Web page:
While New York State has abolished state exams for this year, the College Board has moved Advanced Placement exams to online-only versions that students can take at home this Spring. For high school students thinking of their dream college, the AP exams are often a gatekeeper.
That’s why it was so critical for Uncommon Schools to transition its 4,140 high school students to remote learning as quickly as possible after the organization decided to close schools to keep students, staff and family safe from the coronavirus. The charter school organization–the largest in Brooklyn with 10,000 K-12 students–completed the feat in a day. The facilities of the network’s four Brooklyn high schools were shuttered on March 16, and opened fully online the morning of March 17.
“Of course, our number one priority is the health and safety of our students, staff and families, and that’s why we had to close our schools,” said Jesse Corburn, Assistant Superintendent for Uncommon NYC High Schools. “But we also have made a commitment to the students and their families, and have nurtured their goal of getting to and through college, so there was no way we could let the learning stop.”
For students, it meant they could continue their learning–only weeks away from the national AP exams–uninterrupted. Indeed, the schools are learning, a silver lining is that many students are quickly developing new skills they will need to be successful in college.
“The best part of online learning is having complete independence of your learning environment and your surroundings while actually learning virtually,” said Junior Alex Bishop. “This is really helping me get ready for college.”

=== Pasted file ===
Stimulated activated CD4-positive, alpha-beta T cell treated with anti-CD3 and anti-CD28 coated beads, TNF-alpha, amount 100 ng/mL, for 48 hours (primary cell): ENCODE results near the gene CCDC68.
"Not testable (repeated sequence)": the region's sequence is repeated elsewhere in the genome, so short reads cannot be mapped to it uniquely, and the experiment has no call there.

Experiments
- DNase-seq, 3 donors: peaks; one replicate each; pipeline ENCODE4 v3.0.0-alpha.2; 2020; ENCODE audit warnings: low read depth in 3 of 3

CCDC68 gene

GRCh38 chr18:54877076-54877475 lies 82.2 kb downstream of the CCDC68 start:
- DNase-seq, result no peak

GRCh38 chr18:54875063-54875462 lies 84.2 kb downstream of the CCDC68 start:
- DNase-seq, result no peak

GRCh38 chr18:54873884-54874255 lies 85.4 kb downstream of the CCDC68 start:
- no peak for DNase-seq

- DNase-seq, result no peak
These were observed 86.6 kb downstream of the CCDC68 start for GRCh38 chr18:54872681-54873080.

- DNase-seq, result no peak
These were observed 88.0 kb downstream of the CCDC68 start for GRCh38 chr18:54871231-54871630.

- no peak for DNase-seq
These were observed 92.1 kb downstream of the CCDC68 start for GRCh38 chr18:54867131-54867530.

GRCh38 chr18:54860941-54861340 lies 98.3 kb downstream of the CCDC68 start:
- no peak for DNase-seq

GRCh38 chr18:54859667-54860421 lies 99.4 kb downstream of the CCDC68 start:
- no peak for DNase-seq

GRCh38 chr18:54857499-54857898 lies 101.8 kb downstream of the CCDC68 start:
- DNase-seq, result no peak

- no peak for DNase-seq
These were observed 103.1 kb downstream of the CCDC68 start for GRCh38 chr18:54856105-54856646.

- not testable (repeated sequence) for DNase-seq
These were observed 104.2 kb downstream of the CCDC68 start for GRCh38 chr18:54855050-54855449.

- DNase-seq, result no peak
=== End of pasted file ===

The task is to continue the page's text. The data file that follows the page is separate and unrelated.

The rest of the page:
It wasn’t easy to transition several thousand students to a totally online school so quickly. When the decision was made to close the schools on Friday, March 13, staff scrambled to survey over 3,000 students to determine their access to technology. More than a third didn’t have what they needed, and the schools loaned out 1,400 Chromebooks and 50 hot spots so that all students were ready to learn Tuesday morning and not miss a single class.
Teacher Elise Topazian jogged to one of the Uncommon high schools to pick up Chromebooks and deliver them to students at another Uncommon high school.
Now in its second week, Uncommon’s online high schools are seeing over 90% attendance rates daily, nearly rivaling typical attendance rates at the brick and mortar sites.
The architects of the online high school program kept it simple. Each day, students access a 20-minute instructional video on Google Classroom for each of their core academic classes and view it during the scheduled one-hour class period. During the remaining 40 minutes, students work on the classwork handout. Teachers are standing by on Zoom for any extra help or question and also for classroom discussions.
Some teachers are also employing creative video editing techniques to keep their students engaged. Zack Allen, who teaches AP Chemistry at Uncommon Prep Charter High School in Canarsie, used a green screen to virtually place himself in his classroom.
“All the joys of South Shore, from the comfort of your home. Just kidding, I’m not actually at South Shore,” he said, before letting his students in on his green screen video chicanery.
Parents also recognized how hard the staff has been working to ensure every student continues to receive the same quality education.
“I know it wasn’t easy,” one parent wrote. “Your action and dedication is proof to me that my son is part of a community that cares about his education…you ensured that scholars did not miss a beat.”